by The Curious Scribbler
There has always been something reassuringly bleak about Borth. A treeless ribbon of buildings along either side of a road built along the storm beach. Some of the cuter buildings are one storey cottages, fashioned out of rounded beach boulders and roofed in slate, homes of long departed fishermen and mariners. Then there is the surge of late nineteenth and early 20th century buildings, more suburban in style, detached and terraced houses of two or even three storeys dwarfing the original inhabitants of the bar. These houses all face inwards onto the road, but the seaward rears of those on the western side are were always battened down come autumn with variously makeshift shutters and boarding designed to keep out the winter storms. For winter storms regularly lash Borth, bursting over the seaward houses and showering beach pebbles through the gaps onto the road.
And that is why Borth has recently been undergoing drastic alterations, new sea defences involving great berms of boulders out in the sea, and a huge unsightly reshaping of the foreshore adjoining the southern part of the village. On summer days a decade ago one could walk through a gap between the houses and immediately emerge onto a natural strand of big rounded beach stones, then descend to a truly wonderful vast sandy beach, punctuated by aging wooden groynes, and lapped by an endless sequence of lazy small rollers lapping on the shore. We would buy pizzas and eat them on the stones on a summer evening, and then go in for a last dip swimming and bodyboarding before heading home.
But last week it was not a day for swimming, and the second phase of the new sea defences was well under way. Huge yellow diggers on caterpilllar tracks articulated their giant scoops in the shore and Volvo dumper lorries roared back and forth along the once pristine sands. The groins were being plucked out by another machine, like toothpicks from the sand. A pile of stones destined for another berm reared high as houses, dwarfing the municipal loo nearby. The shore was entirely churned and dominated by the machines, digging out the peat and clay below the intertidal zone and transporting the excess material up to big waste piles by the promenade.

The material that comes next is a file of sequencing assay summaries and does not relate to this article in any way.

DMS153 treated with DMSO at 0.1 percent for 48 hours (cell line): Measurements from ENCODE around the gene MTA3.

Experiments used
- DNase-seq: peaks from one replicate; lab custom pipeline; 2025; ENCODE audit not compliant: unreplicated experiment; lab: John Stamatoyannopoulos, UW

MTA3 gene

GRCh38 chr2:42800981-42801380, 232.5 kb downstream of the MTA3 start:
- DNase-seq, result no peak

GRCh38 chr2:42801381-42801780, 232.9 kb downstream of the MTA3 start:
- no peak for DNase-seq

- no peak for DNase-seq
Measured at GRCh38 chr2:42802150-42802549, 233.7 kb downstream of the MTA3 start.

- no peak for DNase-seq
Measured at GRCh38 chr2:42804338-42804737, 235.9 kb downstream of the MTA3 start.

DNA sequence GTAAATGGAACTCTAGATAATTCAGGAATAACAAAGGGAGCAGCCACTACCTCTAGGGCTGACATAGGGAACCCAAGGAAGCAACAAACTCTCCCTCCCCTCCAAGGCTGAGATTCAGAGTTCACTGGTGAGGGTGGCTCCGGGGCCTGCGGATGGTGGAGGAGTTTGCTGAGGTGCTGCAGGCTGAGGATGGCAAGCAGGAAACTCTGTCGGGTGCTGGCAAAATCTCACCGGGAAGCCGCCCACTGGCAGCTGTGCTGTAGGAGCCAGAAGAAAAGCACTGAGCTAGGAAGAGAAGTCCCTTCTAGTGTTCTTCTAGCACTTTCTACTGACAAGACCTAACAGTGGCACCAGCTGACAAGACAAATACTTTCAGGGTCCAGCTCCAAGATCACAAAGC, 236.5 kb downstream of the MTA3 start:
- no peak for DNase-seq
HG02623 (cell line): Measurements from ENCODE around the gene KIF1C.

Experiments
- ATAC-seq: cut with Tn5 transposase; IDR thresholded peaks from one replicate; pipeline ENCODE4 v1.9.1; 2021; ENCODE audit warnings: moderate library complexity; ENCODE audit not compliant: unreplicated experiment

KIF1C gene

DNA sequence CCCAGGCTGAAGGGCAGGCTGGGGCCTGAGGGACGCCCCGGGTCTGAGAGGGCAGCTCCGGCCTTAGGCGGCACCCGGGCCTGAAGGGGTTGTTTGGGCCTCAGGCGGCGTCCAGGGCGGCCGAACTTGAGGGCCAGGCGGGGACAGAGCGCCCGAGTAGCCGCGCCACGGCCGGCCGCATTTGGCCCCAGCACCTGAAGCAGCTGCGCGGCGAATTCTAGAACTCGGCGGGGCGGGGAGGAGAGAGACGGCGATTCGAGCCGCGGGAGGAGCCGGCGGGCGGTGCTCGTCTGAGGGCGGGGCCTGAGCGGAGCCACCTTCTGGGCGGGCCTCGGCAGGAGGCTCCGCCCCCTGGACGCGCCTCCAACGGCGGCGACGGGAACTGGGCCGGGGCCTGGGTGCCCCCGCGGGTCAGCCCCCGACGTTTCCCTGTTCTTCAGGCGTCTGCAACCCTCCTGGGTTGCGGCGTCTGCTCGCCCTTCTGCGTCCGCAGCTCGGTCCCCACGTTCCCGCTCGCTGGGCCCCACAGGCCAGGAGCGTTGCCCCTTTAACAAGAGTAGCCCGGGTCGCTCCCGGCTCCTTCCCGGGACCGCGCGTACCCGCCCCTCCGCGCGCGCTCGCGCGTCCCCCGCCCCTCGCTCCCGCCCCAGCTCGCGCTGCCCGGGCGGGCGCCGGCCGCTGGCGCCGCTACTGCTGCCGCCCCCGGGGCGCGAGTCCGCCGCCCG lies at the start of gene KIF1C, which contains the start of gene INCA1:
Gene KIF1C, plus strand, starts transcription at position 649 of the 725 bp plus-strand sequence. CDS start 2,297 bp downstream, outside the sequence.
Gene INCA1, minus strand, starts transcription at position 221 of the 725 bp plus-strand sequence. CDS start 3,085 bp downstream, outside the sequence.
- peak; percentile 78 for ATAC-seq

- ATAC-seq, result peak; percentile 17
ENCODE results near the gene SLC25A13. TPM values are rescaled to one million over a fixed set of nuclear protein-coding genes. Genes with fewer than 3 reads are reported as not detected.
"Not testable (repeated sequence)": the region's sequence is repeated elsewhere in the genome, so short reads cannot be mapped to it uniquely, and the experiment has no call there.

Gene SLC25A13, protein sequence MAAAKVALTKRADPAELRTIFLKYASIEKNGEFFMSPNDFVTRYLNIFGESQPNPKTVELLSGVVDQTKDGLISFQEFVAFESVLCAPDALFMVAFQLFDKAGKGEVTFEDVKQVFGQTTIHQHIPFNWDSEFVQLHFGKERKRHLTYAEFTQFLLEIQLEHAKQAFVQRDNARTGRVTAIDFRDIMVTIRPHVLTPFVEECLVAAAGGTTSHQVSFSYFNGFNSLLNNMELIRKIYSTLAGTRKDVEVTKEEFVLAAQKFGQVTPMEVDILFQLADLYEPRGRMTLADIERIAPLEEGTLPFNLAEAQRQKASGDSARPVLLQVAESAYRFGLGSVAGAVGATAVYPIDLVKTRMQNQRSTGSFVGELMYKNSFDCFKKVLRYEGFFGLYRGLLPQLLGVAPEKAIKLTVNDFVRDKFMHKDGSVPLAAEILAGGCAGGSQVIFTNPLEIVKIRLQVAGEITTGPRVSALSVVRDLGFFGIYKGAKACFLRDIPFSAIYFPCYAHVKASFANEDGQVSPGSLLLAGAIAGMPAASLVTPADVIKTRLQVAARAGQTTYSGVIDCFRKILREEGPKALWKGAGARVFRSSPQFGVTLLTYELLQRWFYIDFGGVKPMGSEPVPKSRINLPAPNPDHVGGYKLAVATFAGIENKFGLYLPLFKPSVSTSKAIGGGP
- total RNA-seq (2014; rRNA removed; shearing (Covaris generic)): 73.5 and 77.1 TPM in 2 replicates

I returned on the Sunday, when the site was quiet. Inside the security fencing on the upper shore were caches of materials and site waste: excavated clay and peat, old Victorian pilings with armoured metal points, and quarried boulders trucked in from Pembrokeshire. But there was another category of waste : piles of tree stumps, their roots frayed and yellow where they have been torn from the ground, their bark still scaly and intact though waterlogged.
The trees have come out of the grey clay in the intertidal zone, and are 6000-10000 years old remnants like the more familiar ‘fossil forest’ which gets exposed at low tide on this beach when the sands shift. They look much fresher that those, perhaps because they have been entombed in sediment rather than smoothed and battered by the waves. The giant diggers unearthed them when preparing platforms for the new berms on the lower shore.
They are piled up in tangled heaps now, each with a survey label attached, and destined to go off to Lampeter University for carbon dating and other tests. The old legend of Cantre’r Gwaelod has never seemed more convincing. Judging by the scaley bark, many of these trees appear to have been pine trees, which formed a forest west of Borth when sea levels were lower. And they all look much of an age, and as if some catastrophe resulted in their preservation.
Was it really a gradual rise of sea level which killed them? If so, would they not have died standing, and rotted and weathered over the years? Or was there a sudden breach of a shingle bar which formerly marked the coastal margin further out to the west, and swiftly brought about their burial in sediment? If that is the case it’s not a far cry from the old legend of the drunk Welsh prince Seithenyn, who one night forgot to close the sluice gates to the kingdom as the tide rose.